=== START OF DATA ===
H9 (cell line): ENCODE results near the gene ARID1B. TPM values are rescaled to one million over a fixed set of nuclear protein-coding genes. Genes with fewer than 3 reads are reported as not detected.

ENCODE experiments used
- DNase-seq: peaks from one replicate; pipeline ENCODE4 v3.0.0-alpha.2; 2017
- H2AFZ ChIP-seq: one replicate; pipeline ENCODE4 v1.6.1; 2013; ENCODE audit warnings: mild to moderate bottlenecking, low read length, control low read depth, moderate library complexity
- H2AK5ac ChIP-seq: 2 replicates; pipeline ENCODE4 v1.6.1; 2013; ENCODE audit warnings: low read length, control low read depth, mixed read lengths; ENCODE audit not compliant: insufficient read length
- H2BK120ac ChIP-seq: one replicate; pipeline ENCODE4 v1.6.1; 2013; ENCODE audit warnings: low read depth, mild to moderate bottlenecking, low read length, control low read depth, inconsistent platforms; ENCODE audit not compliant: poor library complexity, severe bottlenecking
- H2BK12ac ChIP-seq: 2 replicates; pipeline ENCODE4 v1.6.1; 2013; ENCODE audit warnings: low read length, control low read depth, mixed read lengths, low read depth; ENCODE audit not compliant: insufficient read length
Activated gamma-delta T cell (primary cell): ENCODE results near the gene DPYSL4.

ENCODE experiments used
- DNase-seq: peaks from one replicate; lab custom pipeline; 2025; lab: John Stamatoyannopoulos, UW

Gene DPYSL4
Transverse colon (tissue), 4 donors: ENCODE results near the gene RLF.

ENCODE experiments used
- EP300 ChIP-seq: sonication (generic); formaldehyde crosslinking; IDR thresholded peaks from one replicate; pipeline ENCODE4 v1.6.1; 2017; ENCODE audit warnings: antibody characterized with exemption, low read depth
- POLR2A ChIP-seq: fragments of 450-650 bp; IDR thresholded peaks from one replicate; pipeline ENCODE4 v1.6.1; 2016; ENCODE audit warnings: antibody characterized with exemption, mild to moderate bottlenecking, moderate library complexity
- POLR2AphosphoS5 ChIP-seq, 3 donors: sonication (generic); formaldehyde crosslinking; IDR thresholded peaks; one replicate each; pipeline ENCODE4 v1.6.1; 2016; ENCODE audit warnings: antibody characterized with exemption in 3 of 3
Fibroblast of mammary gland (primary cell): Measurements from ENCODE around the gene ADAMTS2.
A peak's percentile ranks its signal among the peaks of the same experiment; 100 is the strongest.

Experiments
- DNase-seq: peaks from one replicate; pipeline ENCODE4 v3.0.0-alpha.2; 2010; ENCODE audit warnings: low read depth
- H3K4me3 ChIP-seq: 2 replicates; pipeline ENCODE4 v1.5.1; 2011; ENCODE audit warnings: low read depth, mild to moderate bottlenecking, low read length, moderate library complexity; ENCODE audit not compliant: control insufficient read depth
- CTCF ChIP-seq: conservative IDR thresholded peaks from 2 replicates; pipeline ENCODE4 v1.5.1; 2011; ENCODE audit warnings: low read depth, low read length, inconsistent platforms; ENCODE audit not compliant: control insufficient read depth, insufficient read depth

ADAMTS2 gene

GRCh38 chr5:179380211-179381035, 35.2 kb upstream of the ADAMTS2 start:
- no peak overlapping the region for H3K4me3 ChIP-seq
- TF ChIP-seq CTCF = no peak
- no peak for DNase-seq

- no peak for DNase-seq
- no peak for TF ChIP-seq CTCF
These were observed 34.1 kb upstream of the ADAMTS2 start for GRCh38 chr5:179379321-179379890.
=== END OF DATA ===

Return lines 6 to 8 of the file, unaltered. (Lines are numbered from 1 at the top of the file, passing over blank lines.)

- H2BK120ac ChIP-seq: one replicate; pipeline ENCODE4 v1.6.1; 2013; ENCODE audit warnings: low read depth, mild to moderate bottlenecking, low read length, control low read depth, inconsistent platforms; ENCODE audit not compliant: poor library complexity, severe bottlenecking
- H2BK12ac ChIP-seq: 2 replicates; pipeline ENCODE4 v1.6.1; 2013; ENCODE audit warnings: low read length, control low read depth, mixed read lengths, low read depth; ENCODE audit not compliant: insufficient read length
Activated gamma-delta T cell (primary cell): ENCODE results near the gene DPYSL4.